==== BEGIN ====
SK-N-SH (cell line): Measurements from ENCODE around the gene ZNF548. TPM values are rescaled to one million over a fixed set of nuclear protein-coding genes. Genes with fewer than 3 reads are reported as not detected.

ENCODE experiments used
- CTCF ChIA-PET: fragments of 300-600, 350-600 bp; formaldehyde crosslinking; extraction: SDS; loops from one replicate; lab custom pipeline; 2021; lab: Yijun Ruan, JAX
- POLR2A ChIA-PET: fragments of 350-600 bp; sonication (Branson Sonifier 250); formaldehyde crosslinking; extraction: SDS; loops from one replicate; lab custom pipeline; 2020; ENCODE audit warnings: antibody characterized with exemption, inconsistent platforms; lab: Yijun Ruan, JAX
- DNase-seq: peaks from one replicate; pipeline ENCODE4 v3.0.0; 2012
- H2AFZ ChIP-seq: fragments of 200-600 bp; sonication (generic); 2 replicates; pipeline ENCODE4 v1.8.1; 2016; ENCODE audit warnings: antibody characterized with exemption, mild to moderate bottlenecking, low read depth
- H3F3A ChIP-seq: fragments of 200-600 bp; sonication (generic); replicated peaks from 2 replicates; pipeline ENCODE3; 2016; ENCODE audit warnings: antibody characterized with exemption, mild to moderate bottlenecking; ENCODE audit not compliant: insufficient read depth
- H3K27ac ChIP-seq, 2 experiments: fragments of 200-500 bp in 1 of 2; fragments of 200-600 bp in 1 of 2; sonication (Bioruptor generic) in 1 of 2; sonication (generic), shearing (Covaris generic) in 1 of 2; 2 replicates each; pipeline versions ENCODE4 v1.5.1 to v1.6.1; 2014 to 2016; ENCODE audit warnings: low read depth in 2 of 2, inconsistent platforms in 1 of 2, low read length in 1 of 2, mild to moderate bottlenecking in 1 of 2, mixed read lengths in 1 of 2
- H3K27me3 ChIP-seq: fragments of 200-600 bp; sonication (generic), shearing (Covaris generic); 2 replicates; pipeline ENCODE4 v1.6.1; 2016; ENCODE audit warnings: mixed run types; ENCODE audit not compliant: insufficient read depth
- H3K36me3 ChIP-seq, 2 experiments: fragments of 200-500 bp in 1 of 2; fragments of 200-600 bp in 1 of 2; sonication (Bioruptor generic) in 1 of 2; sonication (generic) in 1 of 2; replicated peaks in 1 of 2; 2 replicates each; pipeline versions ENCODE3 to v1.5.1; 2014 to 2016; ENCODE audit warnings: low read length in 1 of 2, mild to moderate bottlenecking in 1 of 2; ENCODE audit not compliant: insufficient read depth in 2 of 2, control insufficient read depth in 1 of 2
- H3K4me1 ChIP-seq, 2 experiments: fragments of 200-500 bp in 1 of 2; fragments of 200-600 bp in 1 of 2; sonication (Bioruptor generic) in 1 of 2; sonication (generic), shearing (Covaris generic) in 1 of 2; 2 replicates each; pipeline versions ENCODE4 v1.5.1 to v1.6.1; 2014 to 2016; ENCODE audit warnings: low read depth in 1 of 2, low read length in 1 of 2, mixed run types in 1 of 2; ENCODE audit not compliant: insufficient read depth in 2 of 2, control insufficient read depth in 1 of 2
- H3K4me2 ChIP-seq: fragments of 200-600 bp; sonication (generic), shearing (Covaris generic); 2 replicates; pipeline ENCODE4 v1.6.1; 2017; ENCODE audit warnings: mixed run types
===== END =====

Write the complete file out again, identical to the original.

SK-N-SH (cell line): Measurements from ENCODE around the gene ZNF548. TPM values are rescaled to one million over a fixed set of nuclear protein-coding genes. Genes with fewer than 3 reads are reported as not detected.

ENCODE experiments used
- CTCF ChIA-PET: fragments of 300-600, 350-600 bp; formaldehyde crosslinking; extraction: SDS; loops from one replicate; lab custom pipeline; 2021; lab: Yijun Ruan, JAX
- POLR2A ChIA-PET: fragments of 350-600 bp; sonication (Branson Sonifier 250); formaldehyde crosslinking; extraction: SDS; loops from one replicate; lab custom pipeline; 2020; ENCODE audit warnings: antibody characterized with exemption, inconsistent platforms; lab: Yijun Ruan, JAX
- DNase-seq: peaks from one replicate; pipeline ENCODE4 v3.0.0; 2012
- H2AFZ ChIP-seq: fragments of 200-600 bp; sonication (generic); 2 replicates; pipeline ENCODE4 v1.8.1; 2016; ENCODE audit warnings: antibody characterized with exemption, mild to moderate bottlenecking, low read depth
- H3F3A ChIP-seq: fragments of 200-600 bp; sonication (generic); replicated peaks from 2 replicates; pipeline ENCODE3; 2016; ENCODE audit warnings: antibody characterized with exemption, mild to moderate bottlenecking; ENCODE audit not compliant: insufficient read depth
- H3K27ac ChIP-seq, 2 experiments: fragments of 200-500 bp in 1 of 2; fragments of 200-600 bp in 1 of 2; sonication (Bioruptor generic) in 1 of 2; sonication (generic), shearing (Covaris generic) in 1 of 2; 2 replicates each; pipeline versions ENCODE4 v1.5.1 to v1.6.1; 2014 to 2016; ENCODE audit warnings: low read depth in 2 of 2, inconsistent platforms in 1 of 2, low read length in 1 of 2, mild to moderate bottlenecking in 1 of 2, mixed read lengths in 1 of 2
- H3K27me3 ChIP-seq: fragments of 200-600 bp; sonication (generic), shearing (Covaris generic); 2 replicates; pipeline ENCODE4 v1.6.1; 2016; ENCODE audit warnings: mixed run types; ENCODE audit not compliant: insufficient read depth
- H3K36me3 ChIP-seq, 2 experiments: fragments of 200-500 bp in 1 of 2; fragments of 200-600 bp in 1 of 2; sonication (Bioruptor generic) in 1 of 2; sonication (generic) in 1 of 2; replicated peaks in 1 of 2; 2 replicates each; pipeline versions ENCODE3 to v1.5.1; 2014 to 2016; ENCODE audit warnings: low read length in 1 of 2, mild to moderate bottlenecking in 1 of 2; ENCODE audit not compliant: insufficient read depth in 2 of 2, control insufficient read depth in 1 of 2
- H3K4me1 ChIP-seq, 2 experiments: fragments of 200-500 bp in 1 of 2; fragments of 200-600 bp in 1 of 2; sonication (Bioruptor generic) in 1 of 2; sonication (generic), shearing (Covaris generic) in 1 of 2; 2 replicates each; pipeline versions ENCODE4 v1.5.1 to v1.6.1; 2014 to 2016; ENCODE audit warnings: low read depth in 1 of 2, low read length in 1 of 2, mixed run types in 1 of 2; ENCODE audit not compliant: insufficient read depth in 2 of 2, control insufficient read depth in 1 of 2
- H3K4me2 ChIP-seq: fragments of 200-600 bp; sonication (generic), shearing (Covaris generic); 2 replicates; pipeline ENCODE4 v1.6.1; 2017; ENCODE audit warnings: mixed run types